7. Design a Prototype
Proof of concept or prototype is used to collect users’ feedback early in the implementation process by providing a partially working product. Prototypes have historically helped to easily collect feedback from the users, which is why it is important to provide a working prototype in front of your user group as soon as possible
8. Determine the Needed Amount of Customization
It is incredibly important to determine the amount of out-of-the-box functionality and other custom development efforts are needed in any Salesforce implementation. This should start early on and should run parallel to every other stage of the project. This is so important because custom developments are little projects on their own, and may stall the project if decided upon too late in the process.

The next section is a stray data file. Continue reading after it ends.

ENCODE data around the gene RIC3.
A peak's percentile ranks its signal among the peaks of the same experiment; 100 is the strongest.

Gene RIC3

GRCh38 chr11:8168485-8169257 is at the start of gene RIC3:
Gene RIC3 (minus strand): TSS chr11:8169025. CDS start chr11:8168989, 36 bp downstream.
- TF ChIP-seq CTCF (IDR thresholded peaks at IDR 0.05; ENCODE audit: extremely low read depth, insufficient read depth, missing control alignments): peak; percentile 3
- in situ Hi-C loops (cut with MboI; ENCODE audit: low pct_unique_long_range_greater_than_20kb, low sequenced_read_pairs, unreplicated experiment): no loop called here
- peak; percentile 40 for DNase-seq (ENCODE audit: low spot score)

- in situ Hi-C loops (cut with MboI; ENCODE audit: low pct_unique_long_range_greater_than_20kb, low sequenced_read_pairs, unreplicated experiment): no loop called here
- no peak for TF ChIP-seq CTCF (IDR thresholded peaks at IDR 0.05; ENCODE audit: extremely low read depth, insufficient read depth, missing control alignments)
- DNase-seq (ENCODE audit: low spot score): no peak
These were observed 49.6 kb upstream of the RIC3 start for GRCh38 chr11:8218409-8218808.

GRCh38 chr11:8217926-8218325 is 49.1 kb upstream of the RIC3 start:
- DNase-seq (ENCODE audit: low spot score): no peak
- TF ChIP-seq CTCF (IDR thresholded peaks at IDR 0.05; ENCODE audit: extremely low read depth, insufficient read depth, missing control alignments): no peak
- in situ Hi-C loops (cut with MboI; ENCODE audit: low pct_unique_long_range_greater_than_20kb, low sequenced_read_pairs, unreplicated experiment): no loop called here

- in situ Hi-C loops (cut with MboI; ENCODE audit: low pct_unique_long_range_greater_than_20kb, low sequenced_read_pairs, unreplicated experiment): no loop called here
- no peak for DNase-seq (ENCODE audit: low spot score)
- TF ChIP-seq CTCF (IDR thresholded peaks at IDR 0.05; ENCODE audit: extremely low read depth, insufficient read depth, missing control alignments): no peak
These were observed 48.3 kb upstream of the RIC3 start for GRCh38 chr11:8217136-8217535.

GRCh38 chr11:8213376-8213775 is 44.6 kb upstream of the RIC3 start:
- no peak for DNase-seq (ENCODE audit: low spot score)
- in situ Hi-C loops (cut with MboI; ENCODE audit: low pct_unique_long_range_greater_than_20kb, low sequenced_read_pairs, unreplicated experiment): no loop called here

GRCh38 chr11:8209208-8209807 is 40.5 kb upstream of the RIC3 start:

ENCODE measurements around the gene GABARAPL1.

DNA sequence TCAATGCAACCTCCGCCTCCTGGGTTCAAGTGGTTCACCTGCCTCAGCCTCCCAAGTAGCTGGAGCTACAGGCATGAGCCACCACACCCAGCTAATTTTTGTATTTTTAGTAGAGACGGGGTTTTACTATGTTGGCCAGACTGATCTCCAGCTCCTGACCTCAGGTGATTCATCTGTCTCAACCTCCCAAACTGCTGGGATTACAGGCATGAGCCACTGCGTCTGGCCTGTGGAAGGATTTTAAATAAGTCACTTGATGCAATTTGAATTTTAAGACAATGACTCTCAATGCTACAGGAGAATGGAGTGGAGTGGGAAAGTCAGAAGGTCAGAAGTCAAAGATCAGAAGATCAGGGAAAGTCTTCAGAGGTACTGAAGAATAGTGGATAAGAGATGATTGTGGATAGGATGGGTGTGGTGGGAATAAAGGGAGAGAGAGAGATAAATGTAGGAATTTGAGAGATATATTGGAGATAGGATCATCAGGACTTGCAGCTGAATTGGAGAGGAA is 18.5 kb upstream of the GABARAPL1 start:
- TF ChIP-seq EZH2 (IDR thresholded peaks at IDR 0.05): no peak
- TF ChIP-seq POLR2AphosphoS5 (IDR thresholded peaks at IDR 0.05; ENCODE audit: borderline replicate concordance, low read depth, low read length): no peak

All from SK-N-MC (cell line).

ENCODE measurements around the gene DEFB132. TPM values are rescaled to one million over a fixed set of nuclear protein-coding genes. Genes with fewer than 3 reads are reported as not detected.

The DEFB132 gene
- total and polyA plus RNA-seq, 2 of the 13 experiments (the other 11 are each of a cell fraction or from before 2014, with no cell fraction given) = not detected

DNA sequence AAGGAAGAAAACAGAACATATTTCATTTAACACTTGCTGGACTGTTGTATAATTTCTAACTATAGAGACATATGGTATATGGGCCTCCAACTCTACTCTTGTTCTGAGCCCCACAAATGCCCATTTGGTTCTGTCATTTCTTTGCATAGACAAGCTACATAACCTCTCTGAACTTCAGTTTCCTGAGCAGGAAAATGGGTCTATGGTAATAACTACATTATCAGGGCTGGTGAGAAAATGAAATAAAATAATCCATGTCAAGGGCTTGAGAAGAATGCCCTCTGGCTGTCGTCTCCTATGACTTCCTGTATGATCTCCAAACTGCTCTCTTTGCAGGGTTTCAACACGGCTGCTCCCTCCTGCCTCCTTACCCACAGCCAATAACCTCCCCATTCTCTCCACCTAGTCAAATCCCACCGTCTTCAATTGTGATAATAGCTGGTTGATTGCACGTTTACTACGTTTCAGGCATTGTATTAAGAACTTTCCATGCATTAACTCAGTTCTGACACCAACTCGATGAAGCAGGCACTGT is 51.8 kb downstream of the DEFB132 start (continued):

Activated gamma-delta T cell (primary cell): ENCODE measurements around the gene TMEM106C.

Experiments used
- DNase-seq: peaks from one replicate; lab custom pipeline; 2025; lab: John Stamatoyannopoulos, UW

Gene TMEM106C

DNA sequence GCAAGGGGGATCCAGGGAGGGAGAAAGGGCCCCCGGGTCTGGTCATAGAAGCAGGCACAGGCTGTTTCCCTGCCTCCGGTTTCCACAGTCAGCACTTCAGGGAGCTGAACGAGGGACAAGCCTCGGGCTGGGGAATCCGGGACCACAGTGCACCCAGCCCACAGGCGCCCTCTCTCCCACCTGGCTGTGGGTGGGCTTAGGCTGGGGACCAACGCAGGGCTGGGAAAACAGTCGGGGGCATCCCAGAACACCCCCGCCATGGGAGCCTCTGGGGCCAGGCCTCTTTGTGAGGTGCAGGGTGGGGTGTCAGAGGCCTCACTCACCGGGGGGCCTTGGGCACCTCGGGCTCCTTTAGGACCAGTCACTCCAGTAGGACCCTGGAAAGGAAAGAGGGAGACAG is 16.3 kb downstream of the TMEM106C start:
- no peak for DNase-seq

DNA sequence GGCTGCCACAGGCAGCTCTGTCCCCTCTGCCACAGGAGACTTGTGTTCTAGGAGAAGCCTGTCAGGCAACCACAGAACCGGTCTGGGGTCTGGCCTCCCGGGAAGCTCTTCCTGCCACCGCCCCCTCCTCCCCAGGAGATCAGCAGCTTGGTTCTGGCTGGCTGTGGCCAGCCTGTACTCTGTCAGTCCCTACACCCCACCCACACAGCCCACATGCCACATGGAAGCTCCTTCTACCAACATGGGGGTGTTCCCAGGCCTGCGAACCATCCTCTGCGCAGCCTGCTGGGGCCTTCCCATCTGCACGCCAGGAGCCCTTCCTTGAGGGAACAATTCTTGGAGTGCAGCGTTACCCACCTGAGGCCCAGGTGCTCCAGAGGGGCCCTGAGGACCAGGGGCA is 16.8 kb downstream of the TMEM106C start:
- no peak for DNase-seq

9. Define a Rollout Strategy
Once the solution is implemented, the architecture looks scalable, and your users seem to like it, you should start preparing for your roll-out strategy. Create a go-live checklist that includes all pieces of the project, no matter how small, that you have implemented; all integration that needs to be implemented; and all data transformation that needs to occur.
The next step in the rollout strategy should be moving your entire implemented project to a full sandbox environment to check its competitiveness with large business data volumes. Full sandboxes, opposed to partial/dev sandbox, allow organizations to store a large amount of data to replicate a production-like environment. This sandbox crucial to run penetration testing on newly developed automation.
10. Prepare a Change Management Strategy
Change management is a crucial part in any Salesforce implementation, as it tells your users what to expect when you deliver the newly implemented Salesforce solution. It also empowers them for success. Executive leadership must be involved in the change management process. Executive oversight plays an important role in change management, as executives can make Salesforce implementation and adoption of a corporate initiative and make a compelling case as to why the change is necessary.